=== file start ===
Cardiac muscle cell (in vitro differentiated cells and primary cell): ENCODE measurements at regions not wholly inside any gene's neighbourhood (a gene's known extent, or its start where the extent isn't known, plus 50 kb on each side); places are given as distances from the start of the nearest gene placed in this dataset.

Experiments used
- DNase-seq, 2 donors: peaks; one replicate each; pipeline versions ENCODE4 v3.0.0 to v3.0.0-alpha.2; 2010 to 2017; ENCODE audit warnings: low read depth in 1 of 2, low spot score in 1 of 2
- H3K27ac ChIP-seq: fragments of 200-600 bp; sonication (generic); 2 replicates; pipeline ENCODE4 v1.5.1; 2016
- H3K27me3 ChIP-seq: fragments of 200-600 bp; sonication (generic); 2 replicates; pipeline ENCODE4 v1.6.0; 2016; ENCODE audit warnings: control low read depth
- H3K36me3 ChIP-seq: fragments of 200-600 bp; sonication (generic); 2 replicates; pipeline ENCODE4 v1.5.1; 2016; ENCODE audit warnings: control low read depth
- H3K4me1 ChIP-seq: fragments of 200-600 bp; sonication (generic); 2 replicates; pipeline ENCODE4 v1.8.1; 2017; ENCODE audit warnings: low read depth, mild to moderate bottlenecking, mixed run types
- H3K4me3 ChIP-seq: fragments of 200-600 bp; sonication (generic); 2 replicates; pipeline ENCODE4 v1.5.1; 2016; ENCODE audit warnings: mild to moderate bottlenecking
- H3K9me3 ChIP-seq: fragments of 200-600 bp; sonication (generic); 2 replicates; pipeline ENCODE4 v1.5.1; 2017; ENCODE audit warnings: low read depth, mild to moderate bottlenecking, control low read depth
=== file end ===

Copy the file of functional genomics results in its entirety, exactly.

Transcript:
Cardiac muscle cell (in vitro differentiated cells and primary cell): ENCODE measurements at regions not wholly inside any gene's neighbourhood (a gene's known extent, or its start where the extent isn't known, plus 50 kb on each side); places are given as distances from the start of the nearest gene placed in this dataset.

Experiments used
- DNase-seq, 2 donors: peaks; one replicate each; pipeline versions ENCODE4 v3.0.0 to v3.0.0-alpha.2; 2010 to 2017; ENCODE audit warnings: low read depth in 1 of 2, low spot score in 1 of 2
- H3K27ac ChIP-seq: fragments of 200-600 bp; sonication (generic); 2 replicates; pipeline ENCODE4 v1.5.1; 2016
- H3K27me3 ChIP-seq: fragments of 200-600 bp; sonication (generic); 2 replicates; pipeline ENCODE4 v1.6.0; 2016; ENCODE audit warnings: control low read depth
- H3K36me3 ChIP-seq: fragments of 200-600 bp; sonication (generic); 2 replicates; pipeline ENCODE4 v1.5.1; 2016; ENCODE audit warnings: control low read depth
- H3K4me1 ChIP-seq: fragments of 200-600 bp; sonication (generic); 2 replicates; pipeline ENCODE4 v1.8.1; 2017; ENCODE audit warnings: low read depth, mild to moderate bottlenecking, mixed run types
- H3K4me3 ChIP-seq: fragments of 200-600 bp; sonication (generic); 2 replicates; pipeline ENCODE4 v1.5.1; 2016; ENCODE audit warnings: mild to moderate bottlenecking
- H3K9me3 ChIP-seq: fragments of 200-600 bp; sonication (generic); 2 replicates; pipeline ENCODE4 v1.5.1; 2017; ENCODE audit warnings: low read depth, mild to moderate bottlenecking, control low read depth